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The Color Purple by Alice Walker
By Beth Train-Brown
This modern classic is set in the deep American South and explores the lives of African-American women in the Southern US during the 1930s, focusing on Celie. Celie is a poor, uneducated woman whose character development is the best we’ll see for a generation.
Alice Walker writes a gradually-realised identity with poignancy. Celie evolves as a woman and as an LGBTQ+ person with a real commitment to character, playing off her own past experiences and traumas, playing off the family and culture around her. It’s a beautiful and heartbreaking story that stars characters mainstream literature often forgets – poor, Black, LGBTQ+ women.
The Color Purple won the Pulitzer Prize for Fiction in 1983, making Alice Walker the first Black woman to win the award. She was born in Georgia before going on to study in Atlanta and New York, where she married Jewish civil rights lawyer, Melvyn Leventhal. They moved to Mississippi soon after and became the first legally married inter-racial couple in the state. Alice Walker is a bisexual activist who is still involved in anti-war protests and continues to write prose and poetry.
Feminine Gospels by Carol Ann Duffy
By Maddy Jeffrey
If you’ve done an English Literature A-Level, it’s likely you have studied Duffy’s work in some capacity. Although her name may be associated with gruelling school poetry classes, please don’t let this deter you from venturing into her work! In Feminine Gospels, as the name suggests, Duffy explores a plethora of female and LGBTQ+ experiences ranging from finding belonging and self-worth to motherhood. As a member of the LGBTQ+ community herself, her poems are marked with resistance and an appreciation for love and peace. The Laughter of Stafford Girl’s High is a particular standout with both the students and the teachers laughing back in the face of patriarchy and heteronormality. The Light Gatherer and The Cord are another two moving poems in the collection, beautifully capturing the importance of the right for all to form a loving family. Duffy made history as being the first female and lesbian UK poet laureate in 2009, smashing a multitude of glass ceilings for millions of aspiring poets. Although all of Duffy’s collections deserve to be read, Feminine Gospels holds a special place in my heart due to its emphasis on empowerment, love, and inner peace.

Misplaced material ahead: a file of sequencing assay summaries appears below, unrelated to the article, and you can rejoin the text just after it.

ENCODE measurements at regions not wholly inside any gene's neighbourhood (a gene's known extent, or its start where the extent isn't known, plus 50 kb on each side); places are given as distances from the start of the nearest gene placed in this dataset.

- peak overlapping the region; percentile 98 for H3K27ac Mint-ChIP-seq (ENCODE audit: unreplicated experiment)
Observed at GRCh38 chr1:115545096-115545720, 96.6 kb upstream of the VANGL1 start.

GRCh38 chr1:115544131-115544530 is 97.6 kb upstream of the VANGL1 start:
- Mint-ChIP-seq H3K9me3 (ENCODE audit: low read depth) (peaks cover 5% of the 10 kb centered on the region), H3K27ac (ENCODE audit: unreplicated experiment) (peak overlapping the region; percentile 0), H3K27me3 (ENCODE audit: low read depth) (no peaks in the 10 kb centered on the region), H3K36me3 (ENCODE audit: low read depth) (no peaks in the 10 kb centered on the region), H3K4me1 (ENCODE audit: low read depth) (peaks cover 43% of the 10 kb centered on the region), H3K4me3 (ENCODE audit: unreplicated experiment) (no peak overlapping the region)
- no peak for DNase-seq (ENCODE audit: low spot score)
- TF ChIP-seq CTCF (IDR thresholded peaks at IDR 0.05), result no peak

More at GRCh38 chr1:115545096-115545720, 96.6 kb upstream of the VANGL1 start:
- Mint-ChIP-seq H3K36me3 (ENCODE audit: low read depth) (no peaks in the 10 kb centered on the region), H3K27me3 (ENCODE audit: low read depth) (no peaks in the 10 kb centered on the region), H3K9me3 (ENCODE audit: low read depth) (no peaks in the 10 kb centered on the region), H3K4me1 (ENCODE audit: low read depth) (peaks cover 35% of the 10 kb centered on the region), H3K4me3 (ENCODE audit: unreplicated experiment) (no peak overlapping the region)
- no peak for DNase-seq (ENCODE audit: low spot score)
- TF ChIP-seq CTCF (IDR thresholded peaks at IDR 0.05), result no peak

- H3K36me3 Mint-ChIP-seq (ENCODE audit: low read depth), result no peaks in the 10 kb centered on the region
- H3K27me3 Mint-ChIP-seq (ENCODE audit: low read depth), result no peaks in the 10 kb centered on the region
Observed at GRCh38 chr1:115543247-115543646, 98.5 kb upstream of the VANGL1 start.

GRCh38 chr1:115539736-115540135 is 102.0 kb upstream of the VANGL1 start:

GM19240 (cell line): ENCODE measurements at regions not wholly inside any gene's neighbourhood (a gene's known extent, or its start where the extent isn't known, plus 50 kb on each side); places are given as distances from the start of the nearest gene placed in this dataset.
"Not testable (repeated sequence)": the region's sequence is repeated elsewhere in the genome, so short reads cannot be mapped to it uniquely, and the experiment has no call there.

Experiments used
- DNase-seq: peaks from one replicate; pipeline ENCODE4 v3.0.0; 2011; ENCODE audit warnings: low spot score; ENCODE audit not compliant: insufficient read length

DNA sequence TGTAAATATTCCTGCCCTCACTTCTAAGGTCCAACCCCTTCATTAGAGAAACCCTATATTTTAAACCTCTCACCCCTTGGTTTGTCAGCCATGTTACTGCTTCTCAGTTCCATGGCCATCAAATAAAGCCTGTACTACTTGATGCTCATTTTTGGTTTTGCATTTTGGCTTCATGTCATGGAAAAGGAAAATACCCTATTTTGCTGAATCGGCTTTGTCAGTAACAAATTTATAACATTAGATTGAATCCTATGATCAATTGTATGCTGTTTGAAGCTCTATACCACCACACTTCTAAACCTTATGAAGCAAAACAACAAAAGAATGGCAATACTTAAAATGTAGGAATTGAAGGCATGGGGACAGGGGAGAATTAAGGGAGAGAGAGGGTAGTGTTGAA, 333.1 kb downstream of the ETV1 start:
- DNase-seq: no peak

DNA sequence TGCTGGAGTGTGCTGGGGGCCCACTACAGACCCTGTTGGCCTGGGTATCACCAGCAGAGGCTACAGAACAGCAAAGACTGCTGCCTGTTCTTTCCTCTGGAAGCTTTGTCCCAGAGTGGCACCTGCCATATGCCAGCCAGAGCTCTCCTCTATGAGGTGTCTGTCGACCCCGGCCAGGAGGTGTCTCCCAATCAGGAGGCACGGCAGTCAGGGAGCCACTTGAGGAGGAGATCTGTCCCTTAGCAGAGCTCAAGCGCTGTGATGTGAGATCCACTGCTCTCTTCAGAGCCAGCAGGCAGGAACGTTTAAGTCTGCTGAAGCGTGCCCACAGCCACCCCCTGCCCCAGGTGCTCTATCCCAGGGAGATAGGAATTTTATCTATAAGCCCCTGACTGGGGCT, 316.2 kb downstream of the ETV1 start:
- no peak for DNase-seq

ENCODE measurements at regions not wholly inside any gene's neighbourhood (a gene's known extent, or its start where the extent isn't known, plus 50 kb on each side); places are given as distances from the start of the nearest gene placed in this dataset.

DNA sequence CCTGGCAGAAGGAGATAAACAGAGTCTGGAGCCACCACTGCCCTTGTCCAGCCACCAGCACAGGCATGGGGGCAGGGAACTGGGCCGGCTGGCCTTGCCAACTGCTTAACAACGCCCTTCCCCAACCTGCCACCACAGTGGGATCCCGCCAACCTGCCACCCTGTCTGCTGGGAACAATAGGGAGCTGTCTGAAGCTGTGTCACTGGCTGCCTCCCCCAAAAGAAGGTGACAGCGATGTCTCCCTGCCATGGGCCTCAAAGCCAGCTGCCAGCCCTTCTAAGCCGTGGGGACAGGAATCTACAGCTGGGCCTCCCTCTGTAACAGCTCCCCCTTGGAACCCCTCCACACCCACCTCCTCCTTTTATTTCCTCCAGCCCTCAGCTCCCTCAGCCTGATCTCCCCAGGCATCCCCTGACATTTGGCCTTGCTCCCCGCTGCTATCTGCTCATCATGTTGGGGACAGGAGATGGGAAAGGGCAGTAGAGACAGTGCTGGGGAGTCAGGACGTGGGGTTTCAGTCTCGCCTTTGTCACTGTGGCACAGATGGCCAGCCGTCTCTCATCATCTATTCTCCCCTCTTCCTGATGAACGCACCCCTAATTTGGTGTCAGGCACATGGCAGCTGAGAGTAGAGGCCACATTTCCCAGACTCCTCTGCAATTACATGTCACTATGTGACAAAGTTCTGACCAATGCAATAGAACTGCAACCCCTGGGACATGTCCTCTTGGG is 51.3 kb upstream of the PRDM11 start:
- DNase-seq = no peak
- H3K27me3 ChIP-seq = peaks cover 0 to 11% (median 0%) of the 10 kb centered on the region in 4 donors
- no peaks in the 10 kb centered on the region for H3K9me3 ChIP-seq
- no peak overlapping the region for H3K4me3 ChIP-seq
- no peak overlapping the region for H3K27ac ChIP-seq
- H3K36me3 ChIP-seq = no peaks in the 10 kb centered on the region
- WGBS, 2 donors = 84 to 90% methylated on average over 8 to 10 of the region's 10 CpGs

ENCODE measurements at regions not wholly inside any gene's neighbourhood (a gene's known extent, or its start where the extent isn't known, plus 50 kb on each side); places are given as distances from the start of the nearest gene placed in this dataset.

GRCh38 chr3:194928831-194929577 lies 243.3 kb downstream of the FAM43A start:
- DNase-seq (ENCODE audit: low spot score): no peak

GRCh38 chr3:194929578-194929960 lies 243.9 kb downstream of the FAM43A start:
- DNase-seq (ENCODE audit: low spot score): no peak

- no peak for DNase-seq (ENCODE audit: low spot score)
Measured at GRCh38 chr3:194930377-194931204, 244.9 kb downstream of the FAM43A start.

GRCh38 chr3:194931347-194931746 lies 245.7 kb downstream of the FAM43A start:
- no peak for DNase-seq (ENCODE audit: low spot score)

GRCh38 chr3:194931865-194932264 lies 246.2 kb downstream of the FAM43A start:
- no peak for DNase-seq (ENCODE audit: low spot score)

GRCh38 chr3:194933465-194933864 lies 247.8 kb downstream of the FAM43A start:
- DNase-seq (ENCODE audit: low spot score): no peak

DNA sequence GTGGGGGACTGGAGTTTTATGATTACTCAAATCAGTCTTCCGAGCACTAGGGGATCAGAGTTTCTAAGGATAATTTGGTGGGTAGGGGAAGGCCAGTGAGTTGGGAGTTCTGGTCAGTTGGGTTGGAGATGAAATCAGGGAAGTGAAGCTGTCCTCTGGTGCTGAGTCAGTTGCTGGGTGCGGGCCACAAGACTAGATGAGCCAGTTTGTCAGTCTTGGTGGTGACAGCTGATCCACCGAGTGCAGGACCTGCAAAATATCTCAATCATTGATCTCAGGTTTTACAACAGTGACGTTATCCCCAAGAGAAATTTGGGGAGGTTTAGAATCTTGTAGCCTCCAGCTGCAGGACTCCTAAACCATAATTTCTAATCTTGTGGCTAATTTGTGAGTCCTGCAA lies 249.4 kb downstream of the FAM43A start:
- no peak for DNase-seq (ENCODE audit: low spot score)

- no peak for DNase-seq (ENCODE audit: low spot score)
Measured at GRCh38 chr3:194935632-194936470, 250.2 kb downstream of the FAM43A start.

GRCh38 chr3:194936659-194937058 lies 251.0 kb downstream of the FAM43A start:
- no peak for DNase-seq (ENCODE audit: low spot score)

Who I Was With Her by Nita Tyndall
By Megan Jones
Though a more recent release, Who I Was With Her quickly became one of my favourite books. It is a beautiful tale of grief and loss, of mourning a person no one knew you were with and attempting to figure out your identity in the midst of it.
Nita Tyndall’s writing is incredible; she really captures Corinne’s emotions following the sudden death of her girlfriend in a messy, chaotic stream-of-consciousness style. The novel is told in two timelines, switching between the past, in which Corinne and Maggie’s relationship is gradually unveiled, and the present days and months that Corinne struggles through in grief. Events aren’t told chronologically; instead, past events are weaved around the present to explain Corinne’s current thoughts and emotions. This offers a subjective view of Maggie through Corinne’s eyes, revealing only small glimpses of the person she was.
There is a heavy focus on Corinne questioning her identity, fearing coming out and experiencing a relationship when only one of the people in that relationship is ‘out’. It tackles some of the common stereotypes and jokes that bisexual people experience and depicts Corinne wrestling with her identity as she struggles with anxieties over what everyone else will think of her. The small, southern American town setting allows for an examination of “backwards” areas that are less than accepting.
Nita Tyndall is a passionate LGBQ+ advocate and Who I Was With Her is their first novel. I loved everything about this book and I am already excited to see what they write next.